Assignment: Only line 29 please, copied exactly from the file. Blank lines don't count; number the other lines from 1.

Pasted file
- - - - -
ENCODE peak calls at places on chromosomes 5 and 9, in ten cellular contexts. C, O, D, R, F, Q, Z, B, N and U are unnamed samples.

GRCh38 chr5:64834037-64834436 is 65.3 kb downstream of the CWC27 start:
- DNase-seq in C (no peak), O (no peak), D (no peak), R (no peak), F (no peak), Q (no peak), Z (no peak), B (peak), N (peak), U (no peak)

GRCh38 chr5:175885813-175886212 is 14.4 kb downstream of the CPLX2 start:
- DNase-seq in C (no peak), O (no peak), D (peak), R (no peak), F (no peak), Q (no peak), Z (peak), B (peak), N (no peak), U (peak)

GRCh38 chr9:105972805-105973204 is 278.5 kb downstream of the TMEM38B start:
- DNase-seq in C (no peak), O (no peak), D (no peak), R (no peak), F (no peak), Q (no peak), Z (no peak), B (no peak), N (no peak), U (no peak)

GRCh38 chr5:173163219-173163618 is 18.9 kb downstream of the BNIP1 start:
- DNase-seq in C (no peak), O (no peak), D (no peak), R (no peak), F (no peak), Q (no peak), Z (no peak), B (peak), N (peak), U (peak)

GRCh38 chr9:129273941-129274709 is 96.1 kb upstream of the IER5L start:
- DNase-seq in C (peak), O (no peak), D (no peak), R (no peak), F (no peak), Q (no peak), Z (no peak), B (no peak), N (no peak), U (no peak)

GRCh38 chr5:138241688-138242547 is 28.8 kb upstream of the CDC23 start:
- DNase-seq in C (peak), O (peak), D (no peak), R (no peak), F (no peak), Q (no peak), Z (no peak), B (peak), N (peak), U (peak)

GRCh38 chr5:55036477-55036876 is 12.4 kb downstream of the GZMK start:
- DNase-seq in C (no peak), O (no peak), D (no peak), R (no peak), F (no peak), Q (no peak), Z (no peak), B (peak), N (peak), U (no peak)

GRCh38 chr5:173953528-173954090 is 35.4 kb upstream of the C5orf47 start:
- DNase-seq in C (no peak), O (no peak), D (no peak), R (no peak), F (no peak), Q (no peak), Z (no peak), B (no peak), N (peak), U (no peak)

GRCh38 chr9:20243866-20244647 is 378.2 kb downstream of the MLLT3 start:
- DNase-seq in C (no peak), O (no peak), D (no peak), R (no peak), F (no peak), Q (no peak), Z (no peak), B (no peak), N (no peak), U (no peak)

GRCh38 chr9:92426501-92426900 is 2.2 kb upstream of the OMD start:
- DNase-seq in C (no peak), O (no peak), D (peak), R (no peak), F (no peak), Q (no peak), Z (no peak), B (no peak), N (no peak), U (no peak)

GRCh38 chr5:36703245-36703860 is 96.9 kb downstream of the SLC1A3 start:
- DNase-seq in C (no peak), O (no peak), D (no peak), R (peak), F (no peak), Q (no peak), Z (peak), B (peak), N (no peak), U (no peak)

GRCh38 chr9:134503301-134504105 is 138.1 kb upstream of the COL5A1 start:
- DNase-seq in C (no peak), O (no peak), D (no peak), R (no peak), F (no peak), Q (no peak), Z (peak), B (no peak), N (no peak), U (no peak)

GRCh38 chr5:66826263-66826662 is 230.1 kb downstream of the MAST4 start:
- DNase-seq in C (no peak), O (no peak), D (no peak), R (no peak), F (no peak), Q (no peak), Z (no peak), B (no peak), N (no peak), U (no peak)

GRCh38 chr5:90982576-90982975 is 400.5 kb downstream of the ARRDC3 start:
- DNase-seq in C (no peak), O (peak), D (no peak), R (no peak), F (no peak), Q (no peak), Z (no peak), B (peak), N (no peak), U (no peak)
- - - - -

- DNase-seq in C (no peak), O (peak), D (no peak), R (no peak), F (no peak), Q (no peak), Z (no peak), B (peak), N (no peak), U (no peak)